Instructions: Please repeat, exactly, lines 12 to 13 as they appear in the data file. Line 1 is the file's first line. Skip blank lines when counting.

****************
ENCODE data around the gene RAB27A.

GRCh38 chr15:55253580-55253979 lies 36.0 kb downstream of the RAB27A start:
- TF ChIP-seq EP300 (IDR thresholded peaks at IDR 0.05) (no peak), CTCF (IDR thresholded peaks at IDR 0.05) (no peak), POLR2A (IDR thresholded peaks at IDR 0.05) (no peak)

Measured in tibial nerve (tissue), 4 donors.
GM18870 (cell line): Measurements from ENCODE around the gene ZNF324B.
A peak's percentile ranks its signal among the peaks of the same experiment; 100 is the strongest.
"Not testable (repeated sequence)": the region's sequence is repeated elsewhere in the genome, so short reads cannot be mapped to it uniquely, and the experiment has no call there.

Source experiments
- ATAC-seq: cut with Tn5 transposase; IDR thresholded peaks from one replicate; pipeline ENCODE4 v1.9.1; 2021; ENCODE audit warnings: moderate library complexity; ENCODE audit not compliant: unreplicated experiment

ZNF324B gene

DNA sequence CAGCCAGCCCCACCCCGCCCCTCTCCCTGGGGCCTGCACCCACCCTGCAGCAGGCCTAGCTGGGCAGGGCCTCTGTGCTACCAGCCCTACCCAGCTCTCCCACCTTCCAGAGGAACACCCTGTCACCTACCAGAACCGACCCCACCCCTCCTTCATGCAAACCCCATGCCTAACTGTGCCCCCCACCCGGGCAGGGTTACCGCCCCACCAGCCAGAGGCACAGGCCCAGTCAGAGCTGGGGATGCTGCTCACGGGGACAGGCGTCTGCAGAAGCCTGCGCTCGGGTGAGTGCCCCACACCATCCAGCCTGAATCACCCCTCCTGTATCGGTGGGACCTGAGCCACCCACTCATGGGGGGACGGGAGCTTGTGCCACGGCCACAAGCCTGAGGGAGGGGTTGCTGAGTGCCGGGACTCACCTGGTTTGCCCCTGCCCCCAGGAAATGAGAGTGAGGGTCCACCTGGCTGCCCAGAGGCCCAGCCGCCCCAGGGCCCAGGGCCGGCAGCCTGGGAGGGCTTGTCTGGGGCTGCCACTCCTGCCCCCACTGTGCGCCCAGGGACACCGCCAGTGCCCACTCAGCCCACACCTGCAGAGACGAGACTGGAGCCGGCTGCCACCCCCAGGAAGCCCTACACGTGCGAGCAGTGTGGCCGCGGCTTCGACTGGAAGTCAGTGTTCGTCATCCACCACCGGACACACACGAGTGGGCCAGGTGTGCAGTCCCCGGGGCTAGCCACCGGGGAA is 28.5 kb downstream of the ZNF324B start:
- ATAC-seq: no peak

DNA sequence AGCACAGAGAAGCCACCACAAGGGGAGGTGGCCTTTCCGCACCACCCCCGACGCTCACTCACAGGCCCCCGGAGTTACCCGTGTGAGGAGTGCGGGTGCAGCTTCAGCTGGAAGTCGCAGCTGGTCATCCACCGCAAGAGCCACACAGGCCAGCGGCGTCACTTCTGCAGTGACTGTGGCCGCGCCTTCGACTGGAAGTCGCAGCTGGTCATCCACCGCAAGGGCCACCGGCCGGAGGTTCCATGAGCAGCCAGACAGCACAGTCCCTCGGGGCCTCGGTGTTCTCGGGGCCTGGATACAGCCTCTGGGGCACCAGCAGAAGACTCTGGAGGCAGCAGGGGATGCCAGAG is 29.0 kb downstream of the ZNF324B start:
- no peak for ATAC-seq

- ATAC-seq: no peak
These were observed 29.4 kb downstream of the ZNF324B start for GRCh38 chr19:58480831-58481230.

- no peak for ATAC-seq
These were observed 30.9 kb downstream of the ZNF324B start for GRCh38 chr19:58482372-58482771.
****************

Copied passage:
- ATAC-seq: no peak

DNA sequence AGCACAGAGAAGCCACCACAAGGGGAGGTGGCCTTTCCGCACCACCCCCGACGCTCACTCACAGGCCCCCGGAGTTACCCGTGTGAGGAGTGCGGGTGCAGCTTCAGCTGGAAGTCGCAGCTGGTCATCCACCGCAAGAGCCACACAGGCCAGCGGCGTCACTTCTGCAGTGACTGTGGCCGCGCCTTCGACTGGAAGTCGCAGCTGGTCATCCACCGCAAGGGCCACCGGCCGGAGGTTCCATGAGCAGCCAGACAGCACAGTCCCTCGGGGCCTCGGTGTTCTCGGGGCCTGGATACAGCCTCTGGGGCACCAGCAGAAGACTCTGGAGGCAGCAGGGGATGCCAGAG is 29.0 kb downstream of the ZNF324B start: